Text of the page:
For many years, HAS has provided continuing education for the traditional birth attendants in the HAS primary service area. Most births occur at home, with the support of these matrones, using materials which are provided by the hospital.
The matrone training program was started in the early 1960’s as part of the HAS strategy to reduce the incidence of neonatal tetanus, which was usually associated with unsanitary birth practices. That training, along with immunizations of women of childbearing age, resulted in the eradication of neonatal tetanus, which was one of HAS’ first public health successes.
The general strategy for supporting childbirth in the HAS service area has been under review during the past year, and is shaped by several recent trends. Many of the matrones are elderly, and are not able to continue to provide the same level of service. Their daughters and nieces are not as interested in this career, so as the older ones age out, most will not be replaced. At the same time the formal Ministry of Health policy is to encourage births in institutional settings, such as hospitals or health centers.
HAS’ birthing center has been reserved for high-risk pregnancies only; it is an active service, and could not be expanded to meet the demand for uncomplicated deliveries. Throughout the rest of Haiti, many organizations are preparing to provide normal deliveries in health centers and dispensaries. When HAS expanded the four health centers several years ago, they were designed to include rooms for lying-in and deliveries. For a short time, HAS provided normal deliveries at its dispensary in Deslandes, but at that time were not able to support it with 24-hour staff coverage. However, that provided adequate experience to be able to plan for such a service.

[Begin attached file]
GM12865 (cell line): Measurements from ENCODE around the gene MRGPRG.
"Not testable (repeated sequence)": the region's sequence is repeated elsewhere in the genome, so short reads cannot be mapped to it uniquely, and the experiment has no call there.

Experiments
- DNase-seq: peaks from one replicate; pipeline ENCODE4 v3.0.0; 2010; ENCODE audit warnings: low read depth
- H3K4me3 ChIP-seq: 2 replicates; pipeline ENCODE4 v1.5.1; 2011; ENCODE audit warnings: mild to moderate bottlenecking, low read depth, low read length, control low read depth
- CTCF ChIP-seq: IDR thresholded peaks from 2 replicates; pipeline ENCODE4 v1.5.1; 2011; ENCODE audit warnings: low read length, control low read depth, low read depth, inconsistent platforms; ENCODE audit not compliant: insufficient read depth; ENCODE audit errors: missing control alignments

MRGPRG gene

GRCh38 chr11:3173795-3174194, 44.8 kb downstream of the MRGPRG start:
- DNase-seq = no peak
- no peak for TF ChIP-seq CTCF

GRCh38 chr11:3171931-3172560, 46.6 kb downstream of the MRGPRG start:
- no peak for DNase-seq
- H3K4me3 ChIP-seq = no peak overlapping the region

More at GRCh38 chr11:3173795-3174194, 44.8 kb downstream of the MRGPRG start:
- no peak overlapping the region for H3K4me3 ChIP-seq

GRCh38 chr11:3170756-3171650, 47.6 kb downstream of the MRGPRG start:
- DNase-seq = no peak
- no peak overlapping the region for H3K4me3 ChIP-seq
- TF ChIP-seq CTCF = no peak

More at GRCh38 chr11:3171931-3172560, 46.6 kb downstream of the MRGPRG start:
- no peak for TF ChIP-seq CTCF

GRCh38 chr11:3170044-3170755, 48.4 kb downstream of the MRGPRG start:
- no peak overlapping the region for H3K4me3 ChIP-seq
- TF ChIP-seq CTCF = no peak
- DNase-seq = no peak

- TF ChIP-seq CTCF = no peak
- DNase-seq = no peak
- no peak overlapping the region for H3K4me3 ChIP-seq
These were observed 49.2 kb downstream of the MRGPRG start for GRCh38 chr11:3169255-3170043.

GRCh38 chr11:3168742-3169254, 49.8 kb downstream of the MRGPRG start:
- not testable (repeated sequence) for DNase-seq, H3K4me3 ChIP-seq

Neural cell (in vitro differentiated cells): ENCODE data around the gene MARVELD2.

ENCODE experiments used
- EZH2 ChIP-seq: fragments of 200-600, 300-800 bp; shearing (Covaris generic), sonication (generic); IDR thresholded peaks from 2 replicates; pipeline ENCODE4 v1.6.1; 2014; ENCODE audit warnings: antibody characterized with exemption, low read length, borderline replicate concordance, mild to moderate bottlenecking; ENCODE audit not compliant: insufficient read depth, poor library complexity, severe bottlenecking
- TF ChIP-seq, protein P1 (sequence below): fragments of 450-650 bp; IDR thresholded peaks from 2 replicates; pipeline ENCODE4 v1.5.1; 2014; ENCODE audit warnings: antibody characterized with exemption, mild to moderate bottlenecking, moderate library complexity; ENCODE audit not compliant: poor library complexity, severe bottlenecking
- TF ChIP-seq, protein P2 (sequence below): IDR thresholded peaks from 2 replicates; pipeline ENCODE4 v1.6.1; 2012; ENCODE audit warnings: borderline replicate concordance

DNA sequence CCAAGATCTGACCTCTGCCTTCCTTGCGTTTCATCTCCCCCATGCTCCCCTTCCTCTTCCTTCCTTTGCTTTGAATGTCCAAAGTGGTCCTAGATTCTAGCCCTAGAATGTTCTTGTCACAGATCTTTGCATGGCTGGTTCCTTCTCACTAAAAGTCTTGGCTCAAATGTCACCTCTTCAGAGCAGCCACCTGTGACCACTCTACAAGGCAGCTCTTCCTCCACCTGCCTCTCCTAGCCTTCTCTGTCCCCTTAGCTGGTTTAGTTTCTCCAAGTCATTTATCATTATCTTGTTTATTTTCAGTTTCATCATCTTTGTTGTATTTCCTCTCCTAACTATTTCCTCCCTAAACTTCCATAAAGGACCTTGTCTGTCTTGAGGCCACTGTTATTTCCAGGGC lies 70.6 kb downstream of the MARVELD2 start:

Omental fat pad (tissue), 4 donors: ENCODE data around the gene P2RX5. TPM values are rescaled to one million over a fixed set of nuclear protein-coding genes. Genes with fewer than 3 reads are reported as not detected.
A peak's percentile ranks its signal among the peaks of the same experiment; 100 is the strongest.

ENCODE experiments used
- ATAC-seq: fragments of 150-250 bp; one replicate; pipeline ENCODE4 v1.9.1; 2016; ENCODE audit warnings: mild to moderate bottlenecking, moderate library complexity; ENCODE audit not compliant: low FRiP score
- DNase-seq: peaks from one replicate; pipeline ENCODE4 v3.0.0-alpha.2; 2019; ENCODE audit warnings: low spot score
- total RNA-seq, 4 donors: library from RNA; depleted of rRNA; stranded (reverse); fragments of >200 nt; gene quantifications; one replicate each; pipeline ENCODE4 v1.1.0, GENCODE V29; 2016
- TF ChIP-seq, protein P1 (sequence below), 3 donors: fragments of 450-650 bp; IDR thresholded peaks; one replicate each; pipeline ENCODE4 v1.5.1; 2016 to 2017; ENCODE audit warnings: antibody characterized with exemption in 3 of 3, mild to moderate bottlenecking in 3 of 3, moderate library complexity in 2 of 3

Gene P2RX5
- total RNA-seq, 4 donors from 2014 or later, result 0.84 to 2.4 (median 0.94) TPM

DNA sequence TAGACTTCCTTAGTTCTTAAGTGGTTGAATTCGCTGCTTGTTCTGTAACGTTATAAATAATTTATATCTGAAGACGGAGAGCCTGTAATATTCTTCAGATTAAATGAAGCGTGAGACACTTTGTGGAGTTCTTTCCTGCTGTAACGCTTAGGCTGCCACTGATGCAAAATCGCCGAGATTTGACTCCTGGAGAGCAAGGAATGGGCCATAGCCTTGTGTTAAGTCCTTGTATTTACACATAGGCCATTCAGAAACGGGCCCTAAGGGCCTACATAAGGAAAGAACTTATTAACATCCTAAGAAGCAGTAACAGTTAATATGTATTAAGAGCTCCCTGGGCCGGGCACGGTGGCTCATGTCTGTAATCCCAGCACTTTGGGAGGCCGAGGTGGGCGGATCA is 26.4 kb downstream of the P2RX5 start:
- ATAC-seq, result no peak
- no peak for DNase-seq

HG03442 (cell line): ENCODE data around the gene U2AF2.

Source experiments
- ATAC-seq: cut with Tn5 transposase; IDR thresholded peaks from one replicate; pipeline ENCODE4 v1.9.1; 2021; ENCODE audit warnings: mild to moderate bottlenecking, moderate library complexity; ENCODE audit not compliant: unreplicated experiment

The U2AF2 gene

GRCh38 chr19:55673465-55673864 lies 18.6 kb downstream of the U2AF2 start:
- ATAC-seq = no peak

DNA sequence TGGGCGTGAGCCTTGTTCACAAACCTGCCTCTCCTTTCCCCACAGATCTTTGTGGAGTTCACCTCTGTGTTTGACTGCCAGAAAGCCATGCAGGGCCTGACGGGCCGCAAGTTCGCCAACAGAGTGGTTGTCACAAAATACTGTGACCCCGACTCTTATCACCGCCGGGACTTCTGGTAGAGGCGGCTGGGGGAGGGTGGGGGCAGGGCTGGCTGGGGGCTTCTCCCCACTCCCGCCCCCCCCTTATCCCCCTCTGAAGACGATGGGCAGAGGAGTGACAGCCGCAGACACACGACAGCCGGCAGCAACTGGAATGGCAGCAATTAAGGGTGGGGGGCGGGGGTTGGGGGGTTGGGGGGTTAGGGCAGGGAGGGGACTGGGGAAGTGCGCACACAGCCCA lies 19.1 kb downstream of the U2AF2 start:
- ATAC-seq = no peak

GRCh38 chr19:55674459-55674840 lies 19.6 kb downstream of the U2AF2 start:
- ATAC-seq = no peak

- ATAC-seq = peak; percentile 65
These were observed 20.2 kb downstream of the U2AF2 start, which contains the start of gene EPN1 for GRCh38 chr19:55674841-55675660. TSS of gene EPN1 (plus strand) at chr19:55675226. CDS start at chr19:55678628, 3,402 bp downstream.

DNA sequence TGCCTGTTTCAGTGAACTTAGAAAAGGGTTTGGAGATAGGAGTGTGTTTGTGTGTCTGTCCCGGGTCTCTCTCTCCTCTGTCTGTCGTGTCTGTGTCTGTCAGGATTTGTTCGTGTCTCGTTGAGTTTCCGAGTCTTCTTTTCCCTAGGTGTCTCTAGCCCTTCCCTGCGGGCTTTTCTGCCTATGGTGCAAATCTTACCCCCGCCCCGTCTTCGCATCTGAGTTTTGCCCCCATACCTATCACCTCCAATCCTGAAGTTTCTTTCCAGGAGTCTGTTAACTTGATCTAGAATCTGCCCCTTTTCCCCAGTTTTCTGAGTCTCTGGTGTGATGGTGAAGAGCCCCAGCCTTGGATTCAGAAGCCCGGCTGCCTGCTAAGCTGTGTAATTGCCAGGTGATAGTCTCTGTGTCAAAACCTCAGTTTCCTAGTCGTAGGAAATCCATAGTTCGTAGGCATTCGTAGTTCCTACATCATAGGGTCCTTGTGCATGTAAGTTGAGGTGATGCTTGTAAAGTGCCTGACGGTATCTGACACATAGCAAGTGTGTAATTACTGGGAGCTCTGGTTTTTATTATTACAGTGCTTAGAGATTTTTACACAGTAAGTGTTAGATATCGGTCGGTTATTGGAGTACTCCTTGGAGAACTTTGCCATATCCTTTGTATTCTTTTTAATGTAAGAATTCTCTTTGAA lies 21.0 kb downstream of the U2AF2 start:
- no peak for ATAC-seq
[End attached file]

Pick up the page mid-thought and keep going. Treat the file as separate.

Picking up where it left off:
As HAS continued to plan for a new approach to labor and delivery services, it began a search for a nurse-midwife to assist in the high-risk obstetrics unit, and to help to evaluate options for a future service model. Regrettably, the destruction of the government school for nurse-midwives, and many students, were lost in the January earthquake, so recruitment of a trained midwife has been delayed. Recently, HAS made contact with Midwives for Haiti, and organization which trains nurses to be midwives in a one-year course in Cap Haitien.
HAS submitted the name of a candidate, Guerline Romelus, for the 2011 course; she was accepted , and will start the program in January. She graduated from the national school for nursing, and is from Petite Riviere. After completing the course, Guerline will return late in 2011 to work in the HAS L&D suite and also to provide continuing education to the community matrones.
At the same time, Mme Jeanne Bright, a labor and delivery nurse, has been recruited to conduct a one-year training and assessment program for the current matrones, to enhance their skills, and to determine their current clinical capabilities. During 2011, HAS will assess a number of options for further development of community-based surgeries, and we hope to be able to establish as labor and delivery suite in one of the four health centers.